Bishop Mark Seitz participates in a Mass attended by hundreds at the U.S.-Mexico border, held in memory of migrants killed by crossing the Rio Bravo in their attempt to reach the United States, on Nov. 4, 2017.

Abortion wasn’t always treated as a litmus test for faithful voting. Evangelical Protestants were largely ambivalent on abortion before the 1970s, seeing it as a Catholic issue. But during the 1972 presidential election, Richard Nixon made abortion a key part of his campaign, seeking to draw Catholics away from the Democratic Party. In the ensuing decades, abortion politics helped cement relationships between conservative Catholics and evangelicals, forming a strong coalition on the religious right. 

In a 2019 voting guide, U.S. bishops called abortion a “preeminent” issue for Catholic voters to consider. At the same time, studies show that American Catholics are divided on the issue. About 56% of Catholics say abortion should be legal in all or most cases, according to a 2019 survey from the Pew Research Center. 

The church’s strong anti-abortion stance has compelled some clergy to condemn Catholic politicians who have come to different conclusions on the issue. In 2019, a South Carolina priest banned Democratic presidential candidate Joe Biden, a Catholic, from receiving communion because of the former vice president’s support for abortion rights. An Illinois bishop decreed last year that Catholic lawmakers who supported a state abortion rights legislation would be banned from communion.

Yet Seitz isn’t completely alone in his insistence that other issues should be given equal importance in the voting booth. Bishop John Stowe of Lexington, Kentucky, criticized Trump as “anti-life” earlier this year for the president’s approach to health care, immigration and the pandemic. Cardinal Joseph Tobin of Newark, New Jersey, has said that he would personally have difficulty voting for Trump.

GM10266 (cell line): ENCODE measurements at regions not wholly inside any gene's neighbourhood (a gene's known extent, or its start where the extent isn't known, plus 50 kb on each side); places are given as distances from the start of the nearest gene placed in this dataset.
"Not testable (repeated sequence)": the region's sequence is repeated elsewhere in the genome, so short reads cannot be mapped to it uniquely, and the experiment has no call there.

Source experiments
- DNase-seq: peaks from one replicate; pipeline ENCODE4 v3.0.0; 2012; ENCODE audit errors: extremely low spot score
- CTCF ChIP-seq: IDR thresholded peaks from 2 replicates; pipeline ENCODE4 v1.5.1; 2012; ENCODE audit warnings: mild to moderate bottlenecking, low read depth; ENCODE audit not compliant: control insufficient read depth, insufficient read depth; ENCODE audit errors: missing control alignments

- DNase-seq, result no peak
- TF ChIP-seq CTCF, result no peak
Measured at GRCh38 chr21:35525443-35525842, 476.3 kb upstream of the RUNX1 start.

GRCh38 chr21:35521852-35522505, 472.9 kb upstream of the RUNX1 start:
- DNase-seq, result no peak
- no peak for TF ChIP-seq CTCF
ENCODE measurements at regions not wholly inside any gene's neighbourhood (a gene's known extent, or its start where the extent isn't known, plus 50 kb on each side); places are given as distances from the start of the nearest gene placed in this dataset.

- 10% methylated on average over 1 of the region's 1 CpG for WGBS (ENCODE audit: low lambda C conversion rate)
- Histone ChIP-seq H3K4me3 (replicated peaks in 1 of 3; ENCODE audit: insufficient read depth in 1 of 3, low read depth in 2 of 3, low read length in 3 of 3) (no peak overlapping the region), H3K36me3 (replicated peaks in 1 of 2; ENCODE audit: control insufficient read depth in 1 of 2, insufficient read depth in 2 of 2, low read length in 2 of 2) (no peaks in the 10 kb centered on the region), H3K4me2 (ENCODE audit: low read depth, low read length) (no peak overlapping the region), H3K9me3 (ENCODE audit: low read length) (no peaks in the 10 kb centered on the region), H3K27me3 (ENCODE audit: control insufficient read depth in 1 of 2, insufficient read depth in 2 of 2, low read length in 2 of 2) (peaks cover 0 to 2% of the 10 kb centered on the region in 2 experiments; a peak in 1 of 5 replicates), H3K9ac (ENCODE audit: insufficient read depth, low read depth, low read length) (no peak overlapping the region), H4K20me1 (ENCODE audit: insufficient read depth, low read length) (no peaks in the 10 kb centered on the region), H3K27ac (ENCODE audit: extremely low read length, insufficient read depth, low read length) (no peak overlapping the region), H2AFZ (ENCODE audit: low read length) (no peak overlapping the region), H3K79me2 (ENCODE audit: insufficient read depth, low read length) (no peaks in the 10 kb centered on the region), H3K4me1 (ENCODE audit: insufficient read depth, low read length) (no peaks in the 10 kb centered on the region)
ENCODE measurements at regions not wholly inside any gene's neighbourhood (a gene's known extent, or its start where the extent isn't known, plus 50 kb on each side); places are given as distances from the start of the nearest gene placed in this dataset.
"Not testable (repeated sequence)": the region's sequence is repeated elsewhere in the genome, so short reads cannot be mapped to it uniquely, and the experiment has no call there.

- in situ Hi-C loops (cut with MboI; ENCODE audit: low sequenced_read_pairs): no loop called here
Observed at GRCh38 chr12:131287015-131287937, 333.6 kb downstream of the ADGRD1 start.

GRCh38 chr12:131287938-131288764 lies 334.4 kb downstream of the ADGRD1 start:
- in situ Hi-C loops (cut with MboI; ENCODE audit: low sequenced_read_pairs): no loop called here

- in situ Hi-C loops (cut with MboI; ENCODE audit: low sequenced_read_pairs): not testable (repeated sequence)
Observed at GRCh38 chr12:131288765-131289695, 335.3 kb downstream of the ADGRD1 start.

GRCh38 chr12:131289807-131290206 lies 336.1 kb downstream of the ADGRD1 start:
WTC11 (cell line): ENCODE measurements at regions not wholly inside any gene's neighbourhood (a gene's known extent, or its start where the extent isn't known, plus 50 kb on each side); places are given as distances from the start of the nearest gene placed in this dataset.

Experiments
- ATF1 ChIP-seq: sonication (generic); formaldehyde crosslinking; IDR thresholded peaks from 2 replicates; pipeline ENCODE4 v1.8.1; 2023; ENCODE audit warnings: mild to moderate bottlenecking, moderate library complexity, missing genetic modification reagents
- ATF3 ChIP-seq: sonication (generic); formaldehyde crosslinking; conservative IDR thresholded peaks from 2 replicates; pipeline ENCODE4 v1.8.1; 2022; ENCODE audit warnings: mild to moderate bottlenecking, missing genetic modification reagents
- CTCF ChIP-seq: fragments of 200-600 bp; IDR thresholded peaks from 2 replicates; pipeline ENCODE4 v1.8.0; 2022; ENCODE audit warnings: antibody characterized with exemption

All three of these bishops were appointed to their current positions by Pope Francis. 

Seitz pointed to how Pope Francis has challenged Catholics to treat their concern for the lives of the poor, sick, and marginalized as “equally sacred” as the “unborn.” 

Natalia Imperatori-Lee, a scholar of Catholic ecclesiology and sexuality at Manhattan College, told HuffPost bishops’ approach to this subject often depends on what they count as “life” issues ― some bishops think being “pro-life” only means the criminalization of abortion, while for others, the issues are more wide-ranging.

For Catholic women, abortion does not seem to be a priority when deciding how to cast their ballots, Imperatori-Lee said.

“Even the most anti-abortion Catholics are realizing that overturning Roe and the disappearance of abortion are two different goals,” Imperatori-Lee said. “Democratic administrations with robust social safety net provisions lead to fewer abortions. The legal questions are far from most people’s concerns.”

Instead, she said many Catholic women seem to be worried about the economy and the pandemic, particularly its effect on working mothers who are teaching their children from home.

“I think that the day-to-day unsustainability of life in this crisis, along with the real questions of police reform and accountability for non-white Catholics, of family separation and refusal of entry to refugees are the moral issues that Catholic women are thinking about between now and Nov. 3,” she said.

Given the challenges facing the country today, America needs leaders “with character and experience” who can bring people together, Seitz wrote in his essay.

Ultimately, the bishop said, “God will judge us by the authenticity of our commitment to continuing to stand with all those forced to the margins of our society, even after Election Day.”